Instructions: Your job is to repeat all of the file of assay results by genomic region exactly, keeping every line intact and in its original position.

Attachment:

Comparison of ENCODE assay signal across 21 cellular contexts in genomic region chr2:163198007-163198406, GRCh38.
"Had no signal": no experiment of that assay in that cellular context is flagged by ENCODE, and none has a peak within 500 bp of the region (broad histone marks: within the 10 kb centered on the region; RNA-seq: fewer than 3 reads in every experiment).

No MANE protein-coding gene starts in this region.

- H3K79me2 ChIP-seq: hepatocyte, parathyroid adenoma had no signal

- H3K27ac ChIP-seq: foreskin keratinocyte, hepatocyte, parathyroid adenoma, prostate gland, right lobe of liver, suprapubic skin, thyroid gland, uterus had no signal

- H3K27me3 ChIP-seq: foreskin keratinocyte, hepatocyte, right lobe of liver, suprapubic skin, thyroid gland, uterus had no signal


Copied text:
Comparison of ENCODE assay signal across 21 cellular contexts in genomic region chr2:163198007-163198406, GRCh38.
"Had no signal": no experiment of that assay in that cellular context is flagged by ENCODE, and none has a peak within 500 bp of the region (broad histone marks: within the 10 kb centered on the region; RNA-seq: fewer than 3 reads in every experiment).

No MANE protein-coding gene starts in this region.

- H3K79me2 ChIP-seq: hepatocyte, parathyroid adenoma had no signal

- H3K27ac ChIP-seq: foreskin keratinocyte, hepatocyte, parathyroid adenoma, prostate gland, right lobe of liver, suprapubic skin, thyroid gland, uterus had no signal

- H3K27me3 ChIP-seq: foreskin keratinocyte, hepatocyte, right lobe of liver, suprapubic skin, thyroid gland, uterus had no signal